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White lacquer finish (without HVLP sprayer)

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Forum topic by Jack_Isidore posted 1132 days ago 10534 views 1 time favorited 22 replies Add to Favorites Watch
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Jack_Isidore

89 posts in 1480 days


1132 days ago

I have always seen nicer white furniture and cabinetry advertised as “lacquered” so, I’m assuming there are good reasons for choosing this over enamel.

Is the spray Rustoleum or Krylon white lacquer any good? The piece I’m using it on isn’t going to be a masterpiece or anything, but want to avoid drips, runs, or otherwise poor finish. This is for a second-hand credenza that has some dings I am going to fill in first. I’m also open to suggestions on a filler. I’ve only used sawdust and superglue for knots and small dings on furniture I’ve made myself, but of course I’m not concerned with matching color here.

Is there better/cheaper lacquer available from Sherwin Williams or the like that someone would recommend over the Rusto or Krylon from HD?

I do not have an HVLP sprayer, and although I may in the future, don’t want to invest in one now for this project. Hopefully that isn’t a prerequisite for getting a decent pigmented lacquer finish…


22 replies so far

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Jerry

2180 posts in 2173 days


#1 posted 1132 days ago

We have done white lacquer finish with Sherwin products and cheap cup gun from lowes and a air compressor, but with my exp and doing white more then a few times i would opt for oil based or a high quality water based enamel product. The only can product we use is deft clear lacquer that we use for touch up.

-- Jerry Nettrour, San Antonio, www.topqualitycabinets.net

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Jack_Isidore

89 posts in 1480 days


#2 posted 1131 days ago

I take it a cup gun is really cheap, and wouldn’t be considered a good permanent setup?

Why would you opt for an enamel product given your experience? What I read was that enamel will not have the flexibility provided by lacquer, and through the natural expansion/compression of the wood will cause it to detach, bubble and flake off. Maybe that’s outdated and newer enamels don’t have the same issues? What’s a high quality oil or even higher quality water based enamel?

I’ll give Sherwin Williams a call, but I suspect they will say they have an enamel more suited for this project, regardless if that’s true or not.

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SteveN

21 posts in 2869 days


#3 posted 1129 days ago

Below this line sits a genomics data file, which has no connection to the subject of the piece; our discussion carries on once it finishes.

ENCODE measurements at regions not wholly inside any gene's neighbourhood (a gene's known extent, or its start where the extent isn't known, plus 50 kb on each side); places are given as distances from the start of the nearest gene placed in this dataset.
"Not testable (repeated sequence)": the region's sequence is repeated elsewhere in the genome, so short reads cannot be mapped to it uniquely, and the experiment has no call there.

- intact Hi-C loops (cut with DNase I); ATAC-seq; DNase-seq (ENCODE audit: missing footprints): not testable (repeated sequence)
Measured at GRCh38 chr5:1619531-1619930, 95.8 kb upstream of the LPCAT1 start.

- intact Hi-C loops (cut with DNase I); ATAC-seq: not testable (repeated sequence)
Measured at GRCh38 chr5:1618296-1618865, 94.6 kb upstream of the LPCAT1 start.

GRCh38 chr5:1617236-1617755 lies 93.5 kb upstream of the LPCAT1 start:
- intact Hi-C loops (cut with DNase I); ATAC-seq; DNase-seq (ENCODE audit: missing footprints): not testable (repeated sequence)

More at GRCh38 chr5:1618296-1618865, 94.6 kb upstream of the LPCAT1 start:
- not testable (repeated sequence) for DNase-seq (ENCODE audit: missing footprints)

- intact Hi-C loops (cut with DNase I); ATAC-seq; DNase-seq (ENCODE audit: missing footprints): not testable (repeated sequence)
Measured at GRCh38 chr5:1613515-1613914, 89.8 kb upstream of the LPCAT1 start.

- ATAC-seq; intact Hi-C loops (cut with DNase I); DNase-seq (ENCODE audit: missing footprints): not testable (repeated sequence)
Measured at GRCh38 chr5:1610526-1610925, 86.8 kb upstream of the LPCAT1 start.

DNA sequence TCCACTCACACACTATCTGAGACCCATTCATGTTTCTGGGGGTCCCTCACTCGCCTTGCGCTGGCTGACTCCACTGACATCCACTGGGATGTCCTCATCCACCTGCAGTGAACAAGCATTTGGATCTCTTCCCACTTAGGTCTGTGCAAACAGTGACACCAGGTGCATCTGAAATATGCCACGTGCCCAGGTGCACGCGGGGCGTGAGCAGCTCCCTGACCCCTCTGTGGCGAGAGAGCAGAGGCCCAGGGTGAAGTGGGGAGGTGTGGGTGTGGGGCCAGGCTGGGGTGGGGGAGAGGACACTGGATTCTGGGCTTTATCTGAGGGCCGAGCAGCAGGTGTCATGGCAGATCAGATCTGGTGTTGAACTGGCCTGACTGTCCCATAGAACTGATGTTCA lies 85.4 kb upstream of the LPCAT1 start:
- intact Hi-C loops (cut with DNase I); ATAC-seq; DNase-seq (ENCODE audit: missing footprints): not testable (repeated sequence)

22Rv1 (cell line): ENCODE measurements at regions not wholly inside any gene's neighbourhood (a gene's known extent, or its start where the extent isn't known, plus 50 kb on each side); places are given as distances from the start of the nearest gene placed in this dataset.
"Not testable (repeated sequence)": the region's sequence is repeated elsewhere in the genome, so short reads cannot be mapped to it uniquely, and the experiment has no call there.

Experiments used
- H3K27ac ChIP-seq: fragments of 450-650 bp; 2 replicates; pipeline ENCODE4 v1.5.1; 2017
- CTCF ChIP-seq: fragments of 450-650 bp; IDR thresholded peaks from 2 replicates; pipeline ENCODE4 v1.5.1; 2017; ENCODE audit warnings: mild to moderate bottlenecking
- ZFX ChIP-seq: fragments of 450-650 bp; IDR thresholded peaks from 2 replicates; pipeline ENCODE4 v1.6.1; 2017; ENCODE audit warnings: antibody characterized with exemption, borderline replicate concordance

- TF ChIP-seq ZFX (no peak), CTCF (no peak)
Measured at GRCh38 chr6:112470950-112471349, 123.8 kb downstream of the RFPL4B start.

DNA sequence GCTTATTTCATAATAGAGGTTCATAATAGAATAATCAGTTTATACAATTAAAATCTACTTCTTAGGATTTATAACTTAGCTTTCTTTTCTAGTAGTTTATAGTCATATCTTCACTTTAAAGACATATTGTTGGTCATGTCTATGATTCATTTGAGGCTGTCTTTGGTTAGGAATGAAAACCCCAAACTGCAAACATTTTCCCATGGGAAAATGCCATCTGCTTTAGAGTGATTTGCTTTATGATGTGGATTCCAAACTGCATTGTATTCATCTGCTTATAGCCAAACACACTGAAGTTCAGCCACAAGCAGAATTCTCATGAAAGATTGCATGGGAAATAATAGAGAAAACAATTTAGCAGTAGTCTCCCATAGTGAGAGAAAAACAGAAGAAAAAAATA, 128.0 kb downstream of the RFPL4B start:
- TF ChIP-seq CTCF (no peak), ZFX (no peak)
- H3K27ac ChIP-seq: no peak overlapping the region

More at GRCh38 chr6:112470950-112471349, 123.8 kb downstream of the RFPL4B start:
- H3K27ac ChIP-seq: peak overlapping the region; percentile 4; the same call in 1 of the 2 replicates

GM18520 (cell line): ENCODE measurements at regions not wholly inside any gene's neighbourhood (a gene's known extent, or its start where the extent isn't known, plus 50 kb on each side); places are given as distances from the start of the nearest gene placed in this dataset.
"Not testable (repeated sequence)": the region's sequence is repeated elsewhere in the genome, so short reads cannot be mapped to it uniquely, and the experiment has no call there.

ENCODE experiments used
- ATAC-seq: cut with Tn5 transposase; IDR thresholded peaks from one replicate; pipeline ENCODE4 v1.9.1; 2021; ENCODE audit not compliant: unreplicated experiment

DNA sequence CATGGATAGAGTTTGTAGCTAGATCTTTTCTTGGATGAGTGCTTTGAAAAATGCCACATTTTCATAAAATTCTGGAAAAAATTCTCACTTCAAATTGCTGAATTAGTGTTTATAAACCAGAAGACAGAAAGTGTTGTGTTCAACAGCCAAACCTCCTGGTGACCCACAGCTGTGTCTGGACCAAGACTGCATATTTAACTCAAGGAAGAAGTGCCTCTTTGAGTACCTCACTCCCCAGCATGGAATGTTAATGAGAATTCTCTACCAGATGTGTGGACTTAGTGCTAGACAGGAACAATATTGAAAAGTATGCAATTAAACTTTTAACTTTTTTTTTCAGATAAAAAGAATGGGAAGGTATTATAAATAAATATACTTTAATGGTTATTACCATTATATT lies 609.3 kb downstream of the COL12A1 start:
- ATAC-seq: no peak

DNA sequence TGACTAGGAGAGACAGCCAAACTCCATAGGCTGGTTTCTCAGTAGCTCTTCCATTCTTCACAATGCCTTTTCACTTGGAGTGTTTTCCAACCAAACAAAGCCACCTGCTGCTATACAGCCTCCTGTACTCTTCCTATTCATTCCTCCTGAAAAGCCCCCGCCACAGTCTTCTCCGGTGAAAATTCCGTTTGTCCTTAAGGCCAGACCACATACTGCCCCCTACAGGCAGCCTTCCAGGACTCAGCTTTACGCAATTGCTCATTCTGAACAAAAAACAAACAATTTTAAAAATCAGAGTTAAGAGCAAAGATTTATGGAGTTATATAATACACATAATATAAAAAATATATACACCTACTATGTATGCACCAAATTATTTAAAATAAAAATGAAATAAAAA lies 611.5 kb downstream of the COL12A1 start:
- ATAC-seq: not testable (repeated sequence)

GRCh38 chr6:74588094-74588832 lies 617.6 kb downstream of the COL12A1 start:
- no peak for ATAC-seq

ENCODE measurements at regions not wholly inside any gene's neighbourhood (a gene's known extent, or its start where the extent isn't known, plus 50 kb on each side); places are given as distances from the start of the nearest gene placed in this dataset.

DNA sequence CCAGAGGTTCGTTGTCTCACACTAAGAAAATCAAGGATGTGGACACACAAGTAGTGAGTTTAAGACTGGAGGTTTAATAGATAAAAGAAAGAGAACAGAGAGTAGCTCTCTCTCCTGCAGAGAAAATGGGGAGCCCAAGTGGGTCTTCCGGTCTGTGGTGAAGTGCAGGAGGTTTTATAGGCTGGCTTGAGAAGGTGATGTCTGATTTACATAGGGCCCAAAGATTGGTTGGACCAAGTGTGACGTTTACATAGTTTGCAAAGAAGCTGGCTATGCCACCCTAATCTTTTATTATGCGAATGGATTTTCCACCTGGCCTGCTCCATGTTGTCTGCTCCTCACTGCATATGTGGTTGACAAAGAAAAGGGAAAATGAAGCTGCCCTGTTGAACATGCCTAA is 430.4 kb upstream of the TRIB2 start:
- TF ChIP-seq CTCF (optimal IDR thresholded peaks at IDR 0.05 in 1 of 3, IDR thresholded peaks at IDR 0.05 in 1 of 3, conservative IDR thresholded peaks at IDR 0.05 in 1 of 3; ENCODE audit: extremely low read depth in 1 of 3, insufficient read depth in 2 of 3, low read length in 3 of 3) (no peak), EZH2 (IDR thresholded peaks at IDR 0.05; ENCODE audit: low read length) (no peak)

Knowing the properties and characteristic of a particular type of finish helps one make a better choice based on how the object will be used. You can achieve the same “look” with different types of finish. But selecting a finish based on the type of exposure it will receive (light, chemicals, water, etc.) and ware it receive during normal use is a more prudent way of selecting the “right” finish for the project. It translates into how long the finish will stay looking good and how long it will protect the wood it is covering.

Here is a link that will help in making your choice.
Finishes for Furniture

I do not like using spray cans for finishing projects. They are very slow building do to the fact they are thinned to work properly with the small nozzles. You can get a better job even with a cheap spray gun.

Lacquer is used because it is easy to work with, easy to repair and dries fast. Slow drying finishes often come out ruff due to dust in the air and then require rubbing out to achieve a good look and/or smooth feel.

-- Steve Nearman, FurnitureRepair.net, ProRestorers.org, Fredericksburg, VA

View David Grimes's profile

David Grimes

2072 posts in 1266 days


#4 posted 1129 days ago

Lacquer does not wear well. If you want a shiny white finish, you look into high gloss oil-based paint. Sherwin Williams has the Pro Classic Alkyd interior enamel that we use regularly. Porter has the old reliable Glyptex. Both of these are non-yellowing. This can be brushed if you have the skill (white china bristle or ox hair brush recommended).

If you insist on can spraying, get the Rustoleum Universal Gloss White. I have used it on numerous jobs where it is white and involves priming and re-spraying old (usually failed lacquer) cabinet doors and drawer fronts. It dries very hard. It sprays like a dream at any angle and dries very fast.

I just sprayed a desk top gloss black for a customer. It will have trim edges added and brushed with black paint. This top will have a sheet of clear glass over it for desk use.

Good luck.

-- If you're going to stir the pot, think BIG spoon or SMALL boat paddle. David Grimes, Georgia

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Jack_Isidore

89 posts in 1480 days


#5 posted 1129 days ago